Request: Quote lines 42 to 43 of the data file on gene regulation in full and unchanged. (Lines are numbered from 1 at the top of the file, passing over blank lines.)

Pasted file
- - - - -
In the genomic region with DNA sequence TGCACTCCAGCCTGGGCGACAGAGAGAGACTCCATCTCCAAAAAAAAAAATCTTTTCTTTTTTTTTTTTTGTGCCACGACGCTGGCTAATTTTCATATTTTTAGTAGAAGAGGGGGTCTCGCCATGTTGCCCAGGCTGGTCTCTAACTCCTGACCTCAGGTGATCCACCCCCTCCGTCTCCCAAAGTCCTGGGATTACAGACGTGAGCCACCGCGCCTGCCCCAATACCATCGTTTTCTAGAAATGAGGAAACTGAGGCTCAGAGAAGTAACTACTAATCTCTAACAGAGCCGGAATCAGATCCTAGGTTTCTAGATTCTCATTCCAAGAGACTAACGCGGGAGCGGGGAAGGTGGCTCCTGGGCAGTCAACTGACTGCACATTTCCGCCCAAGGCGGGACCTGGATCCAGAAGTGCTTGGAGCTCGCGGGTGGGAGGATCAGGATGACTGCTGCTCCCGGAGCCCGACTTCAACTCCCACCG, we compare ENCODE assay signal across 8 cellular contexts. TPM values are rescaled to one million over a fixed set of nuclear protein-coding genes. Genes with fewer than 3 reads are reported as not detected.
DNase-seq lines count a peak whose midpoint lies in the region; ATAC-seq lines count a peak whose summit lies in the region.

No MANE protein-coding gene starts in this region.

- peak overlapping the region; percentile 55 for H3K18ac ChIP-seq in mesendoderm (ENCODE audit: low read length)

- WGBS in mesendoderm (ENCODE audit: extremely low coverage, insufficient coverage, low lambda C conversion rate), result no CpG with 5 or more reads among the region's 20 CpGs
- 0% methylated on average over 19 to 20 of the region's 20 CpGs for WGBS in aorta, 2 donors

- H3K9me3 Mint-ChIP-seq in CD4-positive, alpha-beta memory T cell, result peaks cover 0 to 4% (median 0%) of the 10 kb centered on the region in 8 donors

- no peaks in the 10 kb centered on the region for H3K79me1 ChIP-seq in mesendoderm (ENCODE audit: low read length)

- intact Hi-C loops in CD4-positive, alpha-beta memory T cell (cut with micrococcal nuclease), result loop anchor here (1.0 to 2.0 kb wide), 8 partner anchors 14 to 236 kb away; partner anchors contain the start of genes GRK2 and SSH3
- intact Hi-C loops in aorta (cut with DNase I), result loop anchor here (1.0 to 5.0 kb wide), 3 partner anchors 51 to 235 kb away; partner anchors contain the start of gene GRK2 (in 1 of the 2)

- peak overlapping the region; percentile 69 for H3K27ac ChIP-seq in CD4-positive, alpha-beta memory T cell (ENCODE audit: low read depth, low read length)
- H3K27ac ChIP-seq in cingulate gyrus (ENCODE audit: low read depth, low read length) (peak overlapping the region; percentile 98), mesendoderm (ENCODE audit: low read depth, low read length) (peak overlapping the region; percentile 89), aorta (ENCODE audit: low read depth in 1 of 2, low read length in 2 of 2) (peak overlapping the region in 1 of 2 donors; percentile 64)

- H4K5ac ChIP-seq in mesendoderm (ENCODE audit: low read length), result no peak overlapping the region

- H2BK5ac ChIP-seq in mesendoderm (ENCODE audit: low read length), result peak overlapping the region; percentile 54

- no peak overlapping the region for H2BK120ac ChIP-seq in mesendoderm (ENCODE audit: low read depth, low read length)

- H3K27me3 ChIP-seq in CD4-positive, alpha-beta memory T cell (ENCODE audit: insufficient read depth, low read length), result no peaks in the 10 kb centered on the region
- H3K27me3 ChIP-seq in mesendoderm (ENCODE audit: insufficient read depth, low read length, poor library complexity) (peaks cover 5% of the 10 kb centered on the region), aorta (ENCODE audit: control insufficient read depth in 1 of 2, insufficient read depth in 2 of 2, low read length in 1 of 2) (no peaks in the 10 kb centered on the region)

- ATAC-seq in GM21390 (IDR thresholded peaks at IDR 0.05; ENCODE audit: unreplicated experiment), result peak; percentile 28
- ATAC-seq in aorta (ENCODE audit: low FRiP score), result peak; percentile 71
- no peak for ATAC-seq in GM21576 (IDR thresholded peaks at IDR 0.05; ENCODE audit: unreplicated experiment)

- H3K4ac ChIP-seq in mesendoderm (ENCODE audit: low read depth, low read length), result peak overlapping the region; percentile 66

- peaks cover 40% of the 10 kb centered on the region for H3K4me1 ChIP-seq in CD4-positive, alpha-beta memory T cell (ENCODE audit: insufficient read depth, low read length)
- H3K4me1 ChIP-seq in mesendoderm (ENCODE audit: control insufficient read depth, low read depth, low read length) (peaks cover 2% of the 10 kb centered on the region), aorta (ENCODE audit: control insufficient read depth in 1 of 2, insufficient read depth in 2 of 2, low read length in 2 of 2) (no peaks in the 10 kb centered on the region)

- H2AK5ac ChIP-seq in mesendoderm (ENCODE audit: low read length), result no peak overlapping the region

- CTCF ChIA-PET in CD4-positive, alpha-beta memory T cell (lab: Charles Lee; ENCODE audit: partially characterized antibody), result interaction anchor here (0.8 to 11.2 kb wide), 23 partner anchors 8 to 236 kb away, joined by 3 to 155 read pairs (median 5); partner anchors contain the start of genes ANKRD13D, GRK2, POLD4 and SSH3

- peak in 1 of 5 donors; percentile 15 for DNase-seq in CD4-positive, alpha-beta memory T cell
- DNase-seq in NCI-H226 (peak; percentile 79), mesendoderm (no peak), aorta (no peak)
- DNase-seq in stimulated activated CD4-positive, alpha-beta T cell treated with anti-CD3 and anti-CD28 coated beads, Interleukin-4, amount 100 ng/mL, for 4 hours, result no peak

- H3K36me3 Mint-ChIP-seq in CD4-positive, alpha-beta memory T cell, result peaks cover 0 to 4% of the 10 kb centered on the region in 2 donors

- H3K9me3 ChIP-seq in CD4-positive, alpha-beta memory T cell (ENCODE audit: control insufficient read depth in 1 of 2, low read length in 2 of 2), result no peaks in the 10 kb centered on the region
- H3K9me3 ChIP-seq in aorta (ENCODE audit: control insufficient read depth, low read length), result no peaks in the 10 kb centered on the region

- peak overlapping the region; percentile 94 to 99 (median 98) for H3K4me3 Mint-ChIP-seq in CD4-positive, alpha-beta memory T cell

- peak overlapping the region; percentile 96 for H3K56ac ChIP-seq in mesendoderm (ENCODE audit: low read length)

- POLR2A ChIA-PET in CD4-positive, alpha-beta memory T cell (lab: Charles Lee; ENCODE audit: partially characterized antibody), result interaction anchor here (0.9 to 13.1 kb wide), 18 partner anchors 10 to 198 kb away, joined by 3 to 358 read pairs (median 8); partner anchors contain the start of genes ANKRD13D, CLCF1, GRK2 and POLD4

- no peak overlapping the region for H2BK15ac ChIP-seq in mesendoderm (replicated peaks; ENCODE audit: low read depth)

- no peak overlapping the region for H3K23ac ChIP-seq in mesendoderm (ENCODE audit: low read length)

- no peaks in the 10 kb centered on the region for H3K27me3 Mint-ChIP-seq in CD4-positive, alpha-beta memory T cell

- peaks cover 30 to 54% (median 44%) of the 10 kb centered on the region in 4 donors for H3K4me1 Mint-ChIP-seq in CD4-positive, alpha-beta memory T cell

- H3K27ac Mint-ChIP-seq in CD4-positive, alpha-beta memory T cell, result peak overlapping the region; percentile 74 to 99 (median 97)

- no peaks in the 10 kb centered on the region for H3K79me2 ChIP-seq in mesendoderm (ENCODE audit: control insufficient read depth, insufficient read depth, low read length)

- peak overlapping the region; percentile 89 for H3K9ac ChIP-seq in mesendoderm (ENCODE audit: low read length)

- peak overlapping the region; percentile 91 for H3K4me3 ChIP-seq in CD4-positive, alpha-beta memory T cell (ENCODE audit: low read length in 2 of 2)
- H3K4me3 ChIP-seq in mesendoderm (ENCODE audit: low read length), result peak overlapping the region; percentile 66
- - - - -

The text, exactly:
- peak overlapping the region; percentile 91 for H3K4me3 ChIP-seq in CD4-positive, alpha-beta memory T cell (ENCODE audit: low read length in 2 of 2)
- H3K4me3 ChIP-seq in mesendoderm (ENCODE audit: low read length), result peak overlapping the region; percentile 66